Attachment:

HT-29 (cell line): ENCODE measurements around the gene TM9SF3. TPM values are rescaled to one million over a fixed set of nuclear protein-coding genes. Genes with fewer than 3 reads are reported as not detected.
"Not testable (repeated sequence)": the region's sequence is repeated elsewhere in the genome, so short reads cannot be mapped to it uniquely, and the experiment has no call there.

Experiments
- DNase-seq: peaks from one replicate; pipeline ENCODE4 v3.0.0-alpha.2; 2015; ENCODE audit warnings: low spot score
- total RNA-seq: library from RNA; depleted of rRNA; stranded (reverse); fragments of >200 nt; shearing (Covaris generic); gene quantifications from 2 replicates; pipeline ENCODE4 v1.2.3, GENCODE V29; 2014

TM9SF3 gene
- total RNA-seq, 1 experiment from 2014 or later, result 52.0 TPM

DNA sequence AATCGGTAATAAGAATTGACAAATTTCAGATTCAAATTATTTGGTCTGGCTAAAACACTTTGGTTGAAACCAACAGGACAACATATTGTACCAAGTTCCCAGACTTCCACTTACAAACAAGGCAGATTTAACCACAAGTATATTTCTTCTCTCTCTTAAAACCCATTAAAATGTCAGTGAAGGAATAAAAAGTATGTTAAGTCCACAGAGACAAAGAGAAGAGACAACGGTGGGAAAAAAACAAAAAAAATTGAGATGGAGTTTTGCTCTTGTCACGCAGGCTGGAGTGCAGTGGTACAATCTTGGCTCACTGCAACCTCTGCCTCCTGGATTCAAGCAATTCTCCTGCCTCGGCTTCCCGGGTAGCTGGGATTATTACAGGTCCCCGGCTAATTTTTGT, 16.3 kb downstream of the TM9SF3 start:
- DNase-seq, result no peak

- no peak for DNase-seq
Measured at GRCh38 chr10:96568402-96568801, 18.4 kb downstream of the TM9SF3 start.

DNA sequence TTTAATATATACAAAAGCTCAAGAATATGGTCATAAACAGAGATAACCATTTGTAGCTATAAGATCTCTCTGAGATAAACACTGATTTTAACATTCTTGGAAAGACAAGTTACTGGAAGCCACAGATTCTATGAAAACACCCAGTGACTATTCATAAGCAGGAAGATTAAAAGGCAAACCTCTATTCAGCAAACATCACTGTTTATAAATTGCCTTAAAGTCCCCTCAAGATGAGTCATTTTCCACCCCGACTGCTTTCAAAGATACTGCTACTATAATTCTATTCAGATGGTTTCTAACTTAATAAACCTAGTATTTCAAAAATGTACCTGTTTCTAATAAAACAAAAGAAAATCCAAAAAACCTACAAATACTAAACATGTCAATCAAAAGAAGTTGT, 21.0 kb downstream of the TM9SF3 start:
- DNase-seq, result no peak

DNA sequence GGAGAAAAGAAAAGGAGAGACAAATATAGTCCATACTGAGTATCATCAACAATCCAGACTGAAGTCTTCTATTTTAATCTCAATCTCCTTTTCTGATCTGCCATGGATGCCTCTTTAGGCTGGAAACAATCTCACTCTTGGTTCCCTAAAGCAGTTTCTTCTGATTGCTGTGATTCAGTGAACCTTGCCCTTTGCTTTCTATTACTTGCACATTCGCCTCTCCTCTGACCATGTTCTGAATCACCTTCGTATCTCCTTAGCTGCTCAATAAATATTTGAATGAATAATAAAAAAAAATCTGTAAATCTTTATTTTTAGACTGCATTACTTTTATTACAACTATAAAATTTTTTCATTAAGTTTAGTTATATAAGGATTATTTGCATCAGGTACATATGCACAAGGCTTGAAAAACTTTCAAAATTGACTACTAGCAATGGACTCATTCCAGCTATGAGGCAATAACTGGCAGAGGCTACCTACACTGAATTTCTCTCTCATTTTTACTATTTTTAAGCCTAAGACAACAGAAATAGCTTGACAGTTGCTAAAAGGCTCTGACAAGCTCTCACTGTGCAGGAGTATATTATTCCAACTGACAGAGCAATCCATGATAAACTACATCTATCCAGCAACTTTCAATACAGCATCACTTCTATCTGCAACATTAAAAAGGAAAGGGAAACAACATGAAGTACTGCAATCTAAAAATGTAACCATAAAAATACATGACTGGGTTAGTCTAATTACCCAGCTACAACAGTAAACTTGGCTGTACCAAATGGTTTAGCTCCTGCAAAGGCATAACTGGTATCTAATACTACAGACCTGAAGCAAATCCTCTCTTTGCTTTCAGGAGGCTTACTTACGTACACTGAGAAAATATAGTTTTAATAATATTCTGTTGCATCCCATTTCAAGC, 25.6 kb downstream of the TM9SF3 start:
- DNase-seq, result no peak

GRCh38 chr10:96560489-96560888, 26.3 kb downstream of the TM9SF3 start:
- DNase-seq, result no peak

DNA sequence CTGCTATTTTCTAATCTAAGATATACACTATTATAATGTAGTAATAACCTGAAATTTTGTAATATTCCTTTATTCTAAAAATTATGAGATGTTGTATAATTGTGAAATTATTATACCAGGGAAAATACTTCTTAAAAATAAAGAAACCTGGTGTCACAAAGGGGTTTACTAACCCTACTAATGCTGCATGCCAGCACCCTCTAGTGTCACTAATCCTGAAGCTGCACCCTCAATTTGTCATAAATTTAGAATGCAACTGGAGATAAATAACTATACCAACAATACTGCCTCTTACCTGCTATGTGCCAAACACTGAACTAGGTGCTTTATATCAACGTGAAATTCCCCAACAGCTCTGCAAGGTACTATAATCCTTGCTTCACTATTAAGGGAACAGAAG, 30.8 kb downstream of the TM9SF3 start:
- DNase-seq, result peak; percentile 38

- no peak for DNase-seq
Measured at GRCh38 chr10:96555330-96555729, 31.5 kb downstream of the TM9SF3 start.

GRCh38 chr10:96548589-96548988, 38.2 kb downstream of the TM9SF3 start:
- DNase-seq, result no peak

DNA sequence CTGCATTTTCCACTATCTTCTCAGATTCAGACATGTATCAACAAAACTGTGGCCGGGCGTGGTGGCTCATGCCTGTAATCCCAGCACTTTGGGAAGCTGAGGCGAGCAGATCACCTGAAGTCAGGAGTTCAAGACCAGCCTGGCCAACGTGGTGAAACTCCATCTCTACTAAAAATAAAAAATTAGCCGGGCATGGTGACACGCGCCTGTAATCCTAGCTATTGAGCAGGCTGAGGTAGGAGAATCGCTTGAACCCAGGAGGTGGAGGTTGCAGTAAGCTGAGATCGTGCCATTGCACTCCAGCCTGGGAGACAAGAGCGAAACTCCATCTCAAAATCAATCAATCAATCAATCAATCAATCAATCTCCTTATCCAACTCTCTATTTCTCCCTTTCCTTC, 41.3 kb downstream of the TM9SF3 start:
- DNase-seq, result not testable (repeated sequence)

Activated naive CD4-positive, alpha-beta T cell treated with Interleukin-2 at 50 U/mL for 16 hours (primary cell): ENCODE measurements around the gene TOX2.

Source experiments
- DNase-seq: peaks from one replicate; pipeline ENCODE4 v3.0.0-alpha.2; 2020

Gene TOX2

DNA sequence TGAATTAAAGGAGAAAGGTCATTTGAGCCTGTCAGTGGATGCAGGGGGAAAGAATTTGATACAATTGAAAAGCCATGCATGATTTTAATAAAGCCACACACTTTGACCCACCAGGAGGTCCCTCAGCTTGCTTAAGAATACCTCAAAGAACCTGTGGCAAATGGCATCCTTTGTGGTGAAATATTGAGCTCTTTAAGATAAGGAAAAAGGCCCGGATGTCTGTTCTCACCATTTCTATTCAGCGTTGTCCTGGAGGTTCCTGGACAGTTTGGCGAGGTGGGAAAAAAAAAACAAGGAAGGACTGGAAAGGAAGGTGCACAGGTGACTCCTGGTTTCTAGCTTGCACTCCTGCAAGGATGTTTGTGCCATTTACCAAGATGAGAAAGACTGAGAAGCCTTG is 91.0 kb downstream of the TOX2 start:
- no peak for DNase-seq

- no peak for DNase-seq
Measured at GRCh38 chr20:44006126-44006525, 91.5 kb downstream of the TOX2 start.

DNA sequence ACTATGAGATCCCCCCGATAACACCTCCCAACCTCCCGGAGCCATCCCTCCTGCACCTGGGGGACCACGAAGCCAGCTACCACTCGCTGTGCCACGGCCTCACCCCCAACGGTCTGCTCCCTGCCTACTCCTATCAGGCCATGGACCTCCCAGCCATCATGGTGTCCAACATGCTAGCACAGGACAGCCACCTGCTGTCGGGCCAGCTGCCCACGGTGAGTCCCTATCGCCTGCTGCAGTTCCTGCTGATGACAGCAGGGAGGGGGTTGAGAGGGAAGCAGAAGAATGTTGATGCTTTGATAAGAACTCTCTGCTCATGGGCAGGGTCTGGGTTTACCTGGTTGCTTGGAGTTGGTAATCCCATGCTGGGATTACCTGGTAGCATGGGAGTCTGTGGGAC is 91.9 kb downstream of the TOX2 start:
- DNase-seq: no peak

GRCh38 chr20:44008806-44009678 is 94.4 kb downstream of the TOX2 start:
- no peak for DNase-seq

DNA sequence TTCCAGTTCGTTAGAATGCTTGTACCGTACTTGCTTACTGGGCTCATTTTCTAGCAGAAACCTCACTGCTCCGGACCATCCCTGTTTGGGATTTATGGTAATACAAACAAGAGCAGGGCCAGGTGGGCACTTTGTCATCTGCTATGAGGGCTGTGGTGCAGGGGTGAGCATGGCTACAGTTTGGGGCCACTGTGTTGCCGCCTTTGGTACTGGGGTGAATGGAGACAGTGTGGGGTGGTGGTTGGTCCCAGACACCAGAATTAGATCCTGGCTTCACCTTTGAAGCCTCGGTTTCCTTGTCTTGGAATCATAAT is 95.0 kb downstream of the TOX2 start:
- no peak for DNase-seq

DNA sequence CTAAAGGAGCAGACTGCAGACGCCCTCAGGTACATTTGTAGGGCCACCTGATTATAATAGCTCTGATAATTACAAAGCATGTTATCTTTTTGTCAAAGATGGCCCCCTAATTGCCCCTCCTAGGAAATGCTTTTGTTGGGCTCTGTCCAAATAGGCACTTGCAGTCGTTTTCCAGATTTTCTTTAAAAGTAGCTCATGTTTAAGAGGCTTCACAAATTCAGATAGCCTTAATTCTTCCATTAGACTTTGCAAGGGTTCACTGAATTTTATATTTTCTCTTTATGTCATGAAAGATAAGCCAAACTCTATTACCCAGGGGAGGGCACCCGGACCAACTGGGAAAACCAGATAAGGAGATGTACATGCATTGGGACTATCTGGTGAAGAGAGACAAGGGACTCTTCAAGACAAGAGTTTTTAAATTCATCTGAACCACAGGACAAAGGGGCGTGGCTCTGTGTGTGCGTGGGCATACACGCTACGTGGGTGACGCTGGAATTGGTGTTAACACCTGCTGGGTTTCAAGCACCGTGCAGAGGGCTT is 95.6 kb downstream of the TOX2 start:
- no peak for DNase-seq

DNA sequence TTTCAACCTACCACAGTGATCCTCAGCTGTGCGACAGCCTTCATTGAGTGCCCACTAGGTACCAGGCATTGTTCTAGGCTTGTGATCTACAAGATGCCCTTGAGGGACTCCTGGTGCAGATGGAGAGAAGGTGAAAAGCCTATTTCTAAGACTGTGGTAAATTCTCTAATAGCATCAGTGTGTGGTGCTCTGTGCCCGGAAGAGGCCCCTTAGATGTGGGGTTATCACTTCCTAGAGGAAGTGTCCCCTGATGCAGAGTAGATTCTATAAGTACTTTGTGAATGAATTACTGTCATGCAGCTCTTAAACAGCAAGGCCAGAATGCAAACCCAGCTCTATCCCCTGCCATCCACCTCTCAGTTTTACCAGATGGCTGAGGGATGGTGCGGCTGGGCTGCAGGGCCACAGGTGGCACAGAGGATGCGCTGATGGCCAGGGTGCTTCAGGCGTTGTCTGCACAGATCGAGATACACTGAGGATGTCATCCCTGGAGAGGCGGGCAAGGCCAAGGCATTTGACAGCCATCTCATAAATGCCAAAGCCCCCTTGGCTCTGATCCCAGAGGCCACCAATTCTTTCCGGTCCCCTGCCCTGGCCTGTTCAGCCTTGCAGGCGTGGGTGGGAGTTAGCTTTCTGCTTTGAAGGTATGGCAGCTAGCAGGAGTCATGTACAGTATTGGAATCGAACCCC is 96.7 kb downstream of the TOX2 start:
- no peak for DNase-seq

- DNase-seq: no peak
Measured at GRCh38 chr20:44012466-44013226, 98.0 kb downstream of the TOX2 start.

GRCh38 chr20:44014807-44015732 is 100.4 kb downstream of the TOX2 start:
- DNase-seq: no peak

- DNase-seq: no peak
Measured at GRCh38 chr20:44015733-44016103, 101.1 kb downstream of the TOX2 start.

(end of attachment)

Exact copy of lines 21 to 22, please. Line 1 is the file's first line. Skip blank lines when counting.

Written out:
Measured at GRCh38 chr10:96555330-96555729, 31.5 kb downstream of the TM9SF3 start.

GRCh38 chr10:96548589-96548988, 38.2 kb downstream of the TM9SF3 start: